5. Recordings Taken Inside Your Property

CCTV should not be used to monitor the behaviour or actions of children or young people in the home. The use of CCTV in a foster home must be considered necessary, proportionate and known to all those living in, or coming to the home. Nottingham City Council fostering service recognises that some families install CCTV to monitor the home while they are away from the home, for security reasons or to monitor animals in the home.

Nottingham City Council fostering service must be made aware of any CCTV system being installed or in place and the reasons for this being installed should be discussed before it is installed or during the initial fostering assessment process. It must also be agreed by the Child Social Worker and Team Manager of responsible for any child or young person placed. In those cases where it is used, the storing and retention of records, e.g. how long records are kept and who can have access to them, should be incorporated into the Health and Safety Checks and also Safer Caring Policy.

CCTV should not be sited in a bedroom, bathroom or toilet and anyone living in the home, or responsible for a child placed with the carer, should be shown where the cameras are sited. At no time should CCTV be an alternative to carers providing supervision or oversight of children and young people.

Baby monitors are considered to be a listening device unless they are used to check a young baby’s welfare when an adult is not in the same room, for example, if a baby is sleeping during the day. It is acceptable for a mobile phone to be used as a baby monitor when a baby is sleeping, but it must not be used to monitor other people’s activities. Baby monitors should not be used as a device for supervising older children.

When using CCTV there should be a sign stating that no one other than the operator and those to whom they give consent, can use the system, and that they must have good reason to do so. In such cases the person who has been given consent to use the system must sign a written agreement stating that they will not share or upload footage of anyone who can be identified.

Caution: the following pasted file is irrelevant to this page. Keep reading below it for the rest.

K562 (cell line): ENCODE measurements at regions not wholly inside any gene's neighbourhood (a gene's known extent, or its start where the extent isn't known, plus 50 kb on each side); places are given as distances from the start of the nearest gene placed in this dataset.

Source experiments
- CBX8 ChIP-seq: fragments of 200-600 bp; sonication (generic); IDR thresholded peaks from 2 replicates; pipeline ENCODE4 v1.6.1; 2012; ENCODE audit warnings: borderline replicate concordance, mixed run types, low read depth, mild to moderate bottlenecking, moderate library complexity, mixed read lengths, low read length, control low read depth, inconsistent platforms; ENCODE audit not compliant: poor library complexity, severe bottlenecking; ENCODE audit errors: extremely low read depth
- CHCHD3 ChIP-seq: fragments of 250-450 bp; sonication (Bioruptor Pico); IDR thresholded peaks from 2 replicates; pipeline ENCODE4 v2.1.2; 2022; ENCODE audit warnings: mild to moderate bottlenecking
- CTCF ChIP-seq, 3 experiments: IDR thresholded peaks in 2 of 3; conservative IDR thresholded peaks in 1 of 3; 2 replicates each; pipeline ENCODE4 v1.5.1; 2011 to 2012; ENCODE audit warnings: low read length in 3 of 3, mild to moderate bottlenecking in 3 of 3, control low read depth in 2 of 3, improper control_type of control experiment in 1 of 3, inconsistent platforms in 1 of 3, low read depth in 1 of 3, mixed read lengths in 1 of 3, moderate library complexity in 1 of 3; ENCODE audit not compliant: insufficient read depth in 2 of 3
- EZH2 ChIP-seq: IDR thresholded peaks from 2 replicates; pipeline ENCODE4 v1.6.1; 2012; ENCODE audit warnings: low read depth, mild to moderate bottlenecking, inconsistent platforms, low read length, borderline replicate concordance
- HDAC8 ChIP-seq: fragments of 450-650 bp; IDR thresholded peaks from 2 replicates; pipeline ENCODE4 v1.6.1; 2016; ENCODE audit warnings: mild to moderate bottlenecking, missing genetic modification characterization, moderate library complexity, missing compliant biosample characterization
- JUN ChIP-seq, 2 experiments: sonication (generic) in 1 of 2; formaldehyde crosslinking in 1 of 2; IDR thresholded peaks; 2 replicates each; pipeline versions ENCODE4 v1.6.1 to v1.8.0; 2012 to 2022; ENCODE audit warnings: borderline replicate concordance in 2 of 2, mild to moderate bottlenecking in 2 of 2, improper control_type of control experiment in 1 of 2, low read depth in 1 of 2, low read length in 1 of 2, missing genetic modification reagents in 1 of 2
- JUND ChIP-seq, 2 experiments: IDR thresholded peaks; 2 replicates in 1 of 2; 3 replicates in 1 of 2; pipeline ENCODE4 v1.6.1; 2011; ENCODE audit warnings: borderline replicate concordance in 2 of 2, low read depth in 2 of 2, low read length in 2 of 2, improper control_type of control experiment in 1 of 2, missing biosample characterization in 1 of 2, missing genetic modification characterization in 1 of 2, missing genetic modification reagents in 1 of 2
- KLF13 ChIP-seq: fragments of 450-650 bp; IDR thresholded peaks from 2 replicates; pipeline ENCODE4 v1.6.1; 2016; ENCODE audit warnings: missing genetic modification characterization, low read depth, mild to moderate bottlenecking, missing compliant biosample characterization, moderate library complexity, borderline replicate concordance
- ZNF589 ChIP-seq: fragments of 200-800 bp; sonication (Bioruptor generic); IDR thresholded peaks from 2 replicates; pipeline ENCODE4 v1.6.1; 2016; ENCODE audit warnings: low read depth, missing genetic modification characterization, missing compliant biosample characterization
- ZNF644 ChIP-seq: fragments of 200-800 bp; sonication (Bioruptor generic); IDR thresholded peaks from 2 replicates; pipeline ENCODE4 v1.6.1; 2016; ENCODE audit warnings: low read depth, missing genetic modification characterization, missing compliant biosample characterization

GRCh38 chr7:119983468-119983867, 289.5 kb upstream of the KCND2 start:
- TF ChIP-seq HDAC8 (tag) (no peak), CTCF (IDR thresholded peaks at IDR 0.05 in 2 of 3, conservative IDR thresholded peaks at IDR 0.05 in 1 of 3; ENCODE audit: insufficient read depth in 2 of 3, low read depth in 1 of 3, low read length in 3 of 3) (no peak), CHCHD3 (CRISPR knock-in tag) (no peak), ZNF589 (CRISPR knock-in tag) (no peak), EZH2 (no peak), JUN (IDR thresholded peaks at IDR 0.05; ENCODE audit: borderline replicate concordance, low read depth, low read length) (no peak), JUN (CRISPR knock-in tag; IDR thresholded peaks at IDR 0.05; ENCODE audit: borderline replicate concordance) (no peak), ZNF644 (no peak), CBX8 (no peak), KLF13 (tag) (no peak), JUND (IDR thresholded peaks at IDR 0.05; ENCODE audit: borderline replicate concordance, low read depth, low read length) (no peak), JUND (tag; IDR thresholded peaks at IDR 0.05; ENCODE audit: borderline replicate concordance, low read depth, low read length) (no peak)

6. Data Protection Laws

If, during the process of recording, someone’s privacy is infringed, the person responsible for the CCTV system must respond to any subject access request (SARS) within 1 month of being contacted, giving the complainant a copy of the relevant data.

Footage should be deleted if requested unless there is an ongoing legal dispute for which the recording may be used. The person who made the SARS request should be advised that they can challenge this in court or contact the ICO.

The CCTV operator should regularly consider whether the original reasons for recording remain valid. Failure to follow regulations can result in an ‘enforcement action’ by the ICO, which could entail paying a fine. Contravention of the regulations may also expose data controllers to legal action from those whose images were recorded without their consent.

It is no longer necessary to register with the ICO or pay a fee, but it is essential that the data controller keeps a record of how and why images are being kept, for how long and by whom. These records must be made available to the ICO if requested.


7. Changing the Use of CCTV

Any request for alternative or additional use of CCTV, for example, to safeguard children who are known to be vulnerable, should be brought to the attention of the Fostering Service Manager. This should be only requested following the completion of risk assessments which have highlighted significant concerns relating to the safeguarding of a child or children in the household. This should also have been discussed with both the Supervising Social Worker and the Child Social Worker responsible for the child to gain their views prior to any request being made. Should such a request be agreed, the carer’s Safer Caring Policy and other relevant documents need to be updated at the earliest opportunity. Any request for a change of use should be regularly reviewed.


8. Further Information

  • Surveillance camera code of practice (2013) – information on recording images ‘beyond the confines of the property’;
  • The Information Commissioner’s Office (ICO) also publishes guidance, e.g. ‘guidance on the use of domestic CCTV and ‘guidance for people being filmed by domestic CCTV’.

End